William J. Hopkins already knew a bit about genealogy work when he arrived at the Utah State Prison in 1994, an interest that was sparked in his teens by an aunt who is a family historian.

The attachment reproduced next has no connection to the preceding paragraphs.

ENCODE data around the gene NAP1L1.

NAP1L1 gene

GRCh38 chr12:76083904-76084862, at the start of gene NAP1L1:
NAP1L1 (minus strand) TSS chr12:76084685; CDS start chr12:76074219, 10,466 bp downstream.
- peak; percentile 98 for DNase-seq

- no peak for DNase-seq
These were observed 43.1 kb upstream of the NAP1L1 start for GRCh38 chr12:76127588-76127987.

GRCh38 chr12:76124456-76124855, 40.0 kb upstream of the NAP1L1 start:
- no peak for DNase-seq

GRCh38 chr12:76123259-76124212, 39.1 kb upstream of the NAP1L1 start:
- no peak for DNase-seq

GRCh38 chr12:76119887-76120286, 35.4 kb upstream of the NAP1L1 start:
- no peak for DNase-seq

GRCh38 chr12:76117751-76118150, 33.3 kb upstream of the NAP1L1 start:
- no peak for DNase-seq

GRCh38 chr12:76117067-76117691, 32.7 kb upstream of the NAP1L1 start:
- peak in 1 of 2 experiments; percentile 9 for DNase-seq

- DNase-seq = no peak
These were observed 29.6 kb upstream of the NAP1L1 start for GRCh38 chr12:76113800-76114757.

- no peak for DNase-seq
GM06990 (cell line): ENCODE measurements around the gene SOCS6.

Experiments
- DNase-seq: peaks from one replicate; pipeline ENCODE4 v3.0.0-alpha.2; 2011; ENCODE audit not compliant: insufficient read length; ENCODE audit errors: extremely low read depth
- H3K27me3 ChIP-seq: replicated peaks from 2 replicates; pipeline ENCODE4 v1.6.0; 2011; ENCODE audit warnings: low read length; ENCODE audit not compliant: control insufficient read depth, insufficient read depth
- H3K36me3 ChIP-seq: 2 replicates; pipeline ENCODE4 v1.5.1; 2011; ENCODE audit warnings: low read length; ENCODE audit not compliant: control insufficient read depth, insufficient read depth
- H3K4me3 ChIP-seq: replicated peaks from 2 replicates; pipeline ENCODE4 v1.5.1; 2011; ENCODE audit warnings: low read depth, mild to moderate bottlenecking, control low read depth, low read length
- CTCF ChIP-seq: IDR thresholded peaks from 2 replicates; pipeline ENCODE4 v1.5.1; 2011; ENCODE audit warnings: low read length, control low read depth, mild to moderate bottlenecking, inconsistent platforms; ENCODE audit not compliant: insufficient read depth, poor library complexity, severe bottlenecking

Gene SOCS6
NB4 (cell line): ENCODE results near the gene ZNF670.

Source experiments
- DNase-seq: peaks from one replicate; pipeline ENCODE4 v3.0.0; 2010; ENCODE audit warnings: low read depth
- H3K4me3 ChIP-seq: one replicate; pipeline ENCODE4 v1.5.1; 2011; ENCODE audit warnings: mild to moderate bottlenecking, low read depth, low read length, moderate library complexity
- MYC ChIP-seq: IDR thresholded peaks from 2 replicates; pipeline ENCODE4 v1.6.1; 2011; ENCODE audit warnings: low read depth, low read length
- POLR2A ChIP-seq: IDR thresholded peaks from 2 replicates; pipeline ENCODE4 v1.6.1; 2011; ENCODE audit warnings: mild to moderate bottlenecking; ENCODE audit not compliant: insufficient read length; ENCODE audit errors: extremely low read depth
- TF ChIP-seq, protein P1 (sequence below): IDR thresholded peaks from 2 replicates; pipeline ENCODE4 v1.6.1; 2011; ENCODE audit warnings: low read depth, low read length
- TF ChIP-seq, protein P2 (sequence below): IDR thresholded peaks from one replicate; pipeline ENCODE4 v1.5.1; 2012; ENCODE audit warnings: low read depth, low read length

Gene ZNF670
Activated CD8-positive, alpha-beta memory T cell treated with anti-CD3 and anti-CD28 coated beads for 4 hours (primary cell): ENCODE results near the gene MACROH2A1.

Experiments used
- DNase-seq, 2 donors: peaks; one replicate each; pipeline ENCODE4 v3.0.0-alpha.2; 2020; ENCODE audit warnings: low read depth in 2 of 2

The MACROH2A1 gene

Hopkins, 40, now spends two to three hours a day working on family history projects — his own and that of others — at the Family History Center at the prison’s Wasatch unit. He is an arbitrator; someone who reviews duplicate data entered by various indexers to ensure the information corresponds and then enters one copy into a database. Hopkins also tutors fellow inmates on how to do family research.
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